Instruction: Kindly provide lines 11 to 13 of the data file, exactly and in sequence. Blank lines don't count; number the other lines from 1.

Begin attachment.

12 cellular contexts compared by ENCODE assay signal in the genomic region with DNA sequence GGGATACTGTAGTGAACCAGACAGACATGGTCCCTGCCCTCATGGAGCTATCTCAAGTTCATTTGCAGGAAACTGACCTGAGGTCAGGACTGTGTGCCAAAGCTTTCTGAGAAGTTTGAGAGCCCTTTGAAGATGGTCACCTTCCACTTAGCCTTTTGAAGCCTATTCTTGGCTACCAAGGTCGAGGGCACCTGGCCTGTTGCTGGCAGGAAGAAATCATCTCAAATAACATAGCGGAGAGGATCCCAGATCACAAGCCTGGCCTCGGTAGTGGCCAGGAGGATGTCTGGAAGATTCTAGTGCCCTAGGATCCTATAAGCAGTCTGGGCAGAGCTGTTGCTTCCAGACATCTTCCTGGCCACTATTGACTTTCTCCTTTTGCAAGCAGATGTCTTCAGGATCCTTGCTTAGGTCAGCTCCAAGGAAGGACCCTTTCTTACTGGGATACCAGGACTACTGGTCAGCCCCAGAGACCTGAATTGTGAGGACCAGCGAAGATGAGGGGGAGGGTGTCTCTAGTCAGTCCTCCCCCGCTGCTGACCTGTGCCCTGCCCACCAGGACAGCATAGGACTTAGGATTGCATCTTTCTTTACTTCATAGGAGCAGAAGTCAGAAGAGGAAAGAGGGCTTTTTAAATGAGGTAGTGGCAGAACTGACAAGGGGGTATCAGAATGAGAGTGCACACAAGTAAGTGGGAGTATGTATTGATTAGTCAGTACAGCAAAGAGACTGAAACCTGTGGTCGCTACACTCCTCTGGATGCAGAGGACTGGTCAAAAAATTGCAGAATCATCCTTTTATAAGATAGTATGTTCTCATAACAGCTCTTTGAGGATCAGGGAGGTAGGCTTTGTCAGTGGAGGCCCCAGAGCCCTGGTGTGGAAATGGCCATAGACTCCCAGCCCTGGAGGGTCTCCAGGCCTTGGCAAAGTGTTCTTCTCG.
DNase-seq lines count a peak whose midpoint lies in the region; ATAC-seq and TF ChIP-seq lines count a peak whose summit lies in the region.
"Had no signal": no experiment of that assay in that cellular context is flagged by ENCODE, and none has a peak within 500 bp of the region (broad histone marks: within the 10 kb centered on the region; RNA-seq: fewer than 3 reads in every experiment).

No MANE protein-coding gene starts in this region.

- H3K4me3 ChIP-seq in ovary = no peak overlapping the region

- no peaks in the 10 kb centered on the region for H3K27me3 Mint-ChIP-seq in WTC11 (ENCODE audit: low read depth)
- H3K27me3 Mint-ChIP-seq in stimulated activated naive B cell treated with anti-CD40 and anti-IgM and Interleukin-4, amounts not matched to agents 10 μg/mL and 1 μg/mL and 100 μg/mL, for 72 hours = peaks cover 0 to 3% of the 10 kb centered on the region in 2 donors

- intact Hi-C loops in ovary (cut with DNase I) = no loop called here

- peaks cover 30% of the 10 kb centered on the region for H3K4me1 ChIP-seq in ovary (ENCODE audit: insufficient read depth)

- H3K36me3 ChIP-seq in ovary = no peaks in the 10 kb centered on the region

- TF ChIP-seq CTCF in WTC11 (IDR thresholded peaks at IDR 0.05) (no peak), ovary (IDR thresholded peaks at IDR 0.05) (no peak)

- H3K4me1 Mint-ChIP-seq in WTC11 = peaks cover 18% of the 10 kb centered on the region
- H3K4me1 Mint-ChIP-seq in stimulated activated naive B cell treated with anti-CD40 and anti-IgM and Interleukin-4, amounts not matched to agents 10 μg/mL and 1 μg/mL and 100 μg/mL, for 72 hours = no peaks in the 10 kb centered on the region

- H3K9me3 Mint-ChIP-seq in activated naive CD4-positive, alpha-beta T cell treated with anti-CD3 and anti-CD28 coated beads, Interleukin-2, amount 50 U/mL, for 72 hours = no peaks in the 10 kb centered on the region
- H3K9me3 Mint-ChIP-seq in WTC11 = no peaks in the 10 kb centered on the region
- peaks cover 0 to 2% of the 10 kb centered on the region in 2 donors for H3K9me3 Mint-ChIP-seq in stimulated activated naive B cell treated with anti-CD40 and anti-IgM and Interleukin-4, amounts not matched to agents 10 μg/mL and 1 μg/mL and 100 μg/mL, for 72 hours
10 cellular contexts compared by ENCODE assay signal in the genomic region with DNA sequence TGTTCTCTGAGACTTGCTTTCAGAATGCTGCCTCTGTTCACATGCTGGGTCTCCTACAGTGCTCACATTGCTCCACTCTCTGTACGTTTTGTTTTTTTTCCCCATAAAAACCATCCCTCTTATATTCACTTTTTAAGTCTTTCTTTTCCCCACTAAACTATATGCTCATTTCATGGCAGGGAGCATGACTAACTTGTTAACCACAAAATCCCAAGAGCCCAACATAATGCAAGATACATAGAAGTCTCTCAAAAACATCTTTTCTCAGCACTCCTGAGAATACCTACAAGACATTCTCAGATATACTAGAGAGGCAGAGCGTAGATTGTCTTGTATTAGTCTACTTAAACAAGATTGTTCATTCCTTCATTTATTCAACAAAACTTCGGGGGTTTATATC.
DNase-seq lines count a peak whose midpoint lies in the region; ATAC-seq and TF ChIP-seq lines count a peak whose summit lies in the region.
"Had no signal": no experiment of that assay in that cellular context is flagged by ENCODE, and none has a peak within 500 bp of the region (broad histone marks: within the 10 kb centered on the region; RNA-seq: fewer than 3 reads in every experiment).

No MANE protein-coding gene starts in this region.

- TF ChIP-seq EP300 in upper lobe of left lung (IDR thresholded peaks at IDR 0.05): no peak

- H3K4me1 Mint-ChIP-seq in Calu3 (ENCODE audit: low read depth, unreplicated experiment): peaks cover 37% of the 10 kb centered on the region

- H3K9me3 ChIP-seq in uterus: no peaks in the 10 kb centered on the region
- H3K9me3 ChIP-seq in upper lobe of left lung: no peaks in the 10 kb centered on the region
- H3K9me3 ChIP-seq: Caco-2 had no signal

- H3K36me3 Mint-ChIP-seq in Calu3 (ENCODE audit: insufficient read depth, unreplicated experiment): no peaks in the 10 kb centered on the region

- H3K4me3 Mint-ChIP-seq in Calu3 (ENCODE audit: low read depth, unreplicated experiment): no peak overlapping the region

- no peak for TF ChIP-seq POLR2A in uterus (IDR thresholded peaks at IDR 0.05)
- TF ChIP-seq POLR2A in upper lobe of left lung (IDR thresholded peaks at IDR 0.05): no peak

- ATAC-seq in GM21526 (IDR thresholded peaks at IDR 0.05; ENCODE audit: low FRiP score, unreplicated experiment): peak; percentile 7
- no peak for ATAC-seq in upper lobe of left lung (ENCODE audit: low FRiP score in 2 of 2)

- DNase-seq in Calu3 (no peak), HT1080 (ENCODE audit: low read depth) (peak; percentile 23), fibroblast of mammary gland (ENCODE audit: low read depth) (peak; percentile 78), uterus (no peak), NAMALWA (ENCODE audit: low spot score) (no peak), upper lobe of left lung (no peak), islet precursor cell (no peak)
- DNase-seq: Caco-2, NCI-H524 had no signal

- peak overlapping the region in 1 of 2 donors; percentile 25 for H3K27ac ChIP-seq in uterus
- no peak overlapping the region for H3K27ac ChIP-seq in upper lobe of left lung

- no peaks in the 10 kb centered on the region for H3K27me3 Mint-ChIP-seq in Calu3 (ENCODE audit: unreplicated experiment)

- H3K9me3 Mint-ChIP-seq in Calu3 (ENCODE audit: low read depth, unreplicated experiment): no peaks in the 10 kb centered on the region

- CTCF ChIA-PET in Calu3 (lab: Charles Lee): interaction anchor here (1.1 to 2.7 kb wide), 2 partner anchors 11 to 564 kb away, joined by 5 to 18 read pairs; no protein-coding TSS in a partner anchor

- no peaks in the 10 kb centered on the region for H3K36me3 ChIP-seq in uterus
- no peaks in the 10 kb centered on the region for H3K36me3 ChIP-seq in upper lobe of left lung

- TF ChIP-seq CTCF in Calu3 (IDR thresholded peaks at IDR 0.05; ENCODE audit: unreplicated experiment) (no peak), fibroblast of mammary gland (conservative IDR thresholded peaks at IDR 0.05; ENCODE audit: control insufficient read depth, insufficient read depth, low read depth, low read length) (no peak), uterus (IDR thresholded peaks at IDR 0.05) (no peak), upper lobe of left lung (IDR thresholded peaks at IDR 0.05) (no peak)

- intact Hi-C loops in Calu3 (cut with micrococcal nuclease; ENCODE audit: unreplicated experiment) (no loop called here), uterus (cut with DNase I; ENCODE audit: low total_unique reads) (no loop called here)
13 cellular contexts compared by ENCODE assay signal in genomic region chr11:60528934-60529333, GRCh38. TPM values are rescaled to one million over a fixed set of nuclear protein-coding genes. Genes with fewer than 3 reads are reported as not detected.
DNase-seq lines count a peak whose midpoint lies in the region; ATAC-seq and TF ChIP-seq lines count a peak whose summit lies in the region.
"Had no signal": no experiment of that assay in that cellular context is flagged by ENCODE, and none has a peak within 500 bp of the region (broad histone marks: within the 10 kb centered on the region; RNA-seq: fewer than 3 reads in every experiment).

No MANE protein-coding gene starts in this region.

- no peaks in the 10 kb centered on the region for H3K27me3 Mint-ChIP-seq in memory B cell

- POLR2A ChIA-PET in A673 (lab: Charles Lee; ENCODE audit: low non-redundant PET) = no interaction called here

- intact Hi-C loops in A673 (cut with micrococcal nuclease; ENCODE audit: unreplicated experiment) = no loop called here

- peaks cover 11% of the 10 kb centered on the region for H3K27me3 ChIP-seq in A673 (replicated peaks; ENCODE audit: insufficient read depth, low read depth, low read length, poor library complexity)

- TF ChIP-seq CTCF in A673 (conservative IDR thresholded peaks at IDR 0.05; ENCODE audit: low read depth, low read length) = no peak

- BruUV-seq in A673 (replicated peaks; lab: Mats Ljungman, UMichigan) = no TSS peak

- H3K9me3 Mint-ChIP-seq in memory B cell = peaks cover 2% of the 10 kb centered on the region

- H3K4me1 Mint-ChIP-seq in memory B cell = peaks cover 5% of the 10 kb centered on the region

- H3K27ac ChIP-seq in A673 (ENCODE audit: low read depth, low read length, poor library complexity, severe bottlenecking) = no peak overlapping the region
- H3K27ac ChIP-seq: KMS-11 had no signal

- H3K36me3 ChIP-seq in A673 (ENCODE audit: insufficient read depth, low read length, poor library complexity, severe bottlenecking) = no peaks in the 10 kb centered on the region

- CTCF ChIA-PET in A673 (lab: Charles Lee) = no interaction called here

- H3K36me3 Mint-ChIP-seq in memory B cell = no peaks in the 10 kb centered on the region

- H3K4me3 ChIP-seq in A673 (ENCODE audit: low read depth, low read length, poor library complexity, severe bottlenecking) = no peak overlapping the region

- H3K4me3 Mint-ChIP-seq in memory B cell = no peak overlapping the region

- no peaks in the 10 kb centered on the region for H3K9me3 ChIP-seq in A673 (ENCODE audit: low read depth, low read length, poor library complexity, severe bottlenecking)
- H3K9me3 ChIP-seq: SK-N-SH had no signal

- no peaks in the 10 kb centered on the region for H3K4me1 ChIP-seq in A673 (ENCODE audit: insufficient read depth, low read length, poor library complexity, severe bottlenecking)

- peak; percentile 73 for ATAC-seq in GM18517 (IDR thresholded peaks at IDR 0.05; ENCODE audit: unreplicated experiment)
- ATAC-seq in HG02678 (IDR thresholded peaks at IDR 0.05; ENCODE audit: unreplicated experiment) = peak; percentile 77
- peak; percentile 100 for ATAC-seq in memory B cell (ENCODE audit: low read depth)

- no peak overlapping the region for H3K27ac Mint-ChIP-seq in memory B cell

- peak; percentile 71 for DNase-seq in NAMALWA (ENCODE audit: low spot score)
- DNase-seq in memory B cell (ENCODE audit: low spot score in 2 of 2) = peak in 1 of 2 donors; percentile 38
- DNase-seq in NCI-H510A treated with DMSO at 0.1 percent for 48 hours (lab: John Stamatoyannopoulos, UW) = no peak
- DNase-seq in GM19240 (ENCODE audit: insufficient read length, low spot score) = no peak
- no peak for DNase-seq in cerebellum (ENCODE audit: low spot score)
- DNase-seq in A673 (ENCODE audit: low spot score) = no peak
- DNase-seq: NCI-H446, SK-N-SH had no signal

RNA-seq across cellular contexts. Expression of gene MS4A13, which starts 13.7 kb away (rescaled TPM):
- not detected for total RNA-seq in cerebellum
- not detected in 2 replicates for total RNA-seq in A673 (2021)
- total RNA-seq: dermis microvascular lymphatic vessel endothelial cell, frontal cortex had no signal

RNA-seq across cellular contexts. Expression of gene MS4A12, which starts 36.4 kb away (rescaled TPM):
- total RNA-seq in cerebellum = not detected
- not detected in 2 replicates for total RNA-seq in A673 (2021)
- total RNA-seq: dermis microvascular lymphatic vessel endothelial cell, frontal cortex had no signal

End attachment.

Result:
- TF ChIP-seq CTCF in WTC11 (IDR thresholded peaks at IDR 0.05) (no peak), ovary (IDR thresholded peaks at IDR 0.05) (no peak)

- H3K4me1 Mint-ChIP-seq in WTC11 = peaks cover 18% of the 10 kb centered on the region
- H3K4me1 Mint-ChIP-seq in stimulated activated naive B cell treated with anti-CD40 and anti-IgM and Interleukin-4, amounts not matched to agents 10 μg/mL and 1 μg/mL and 100 μg/mL, for 72 hours = no peaks in the 10 kb centered on the region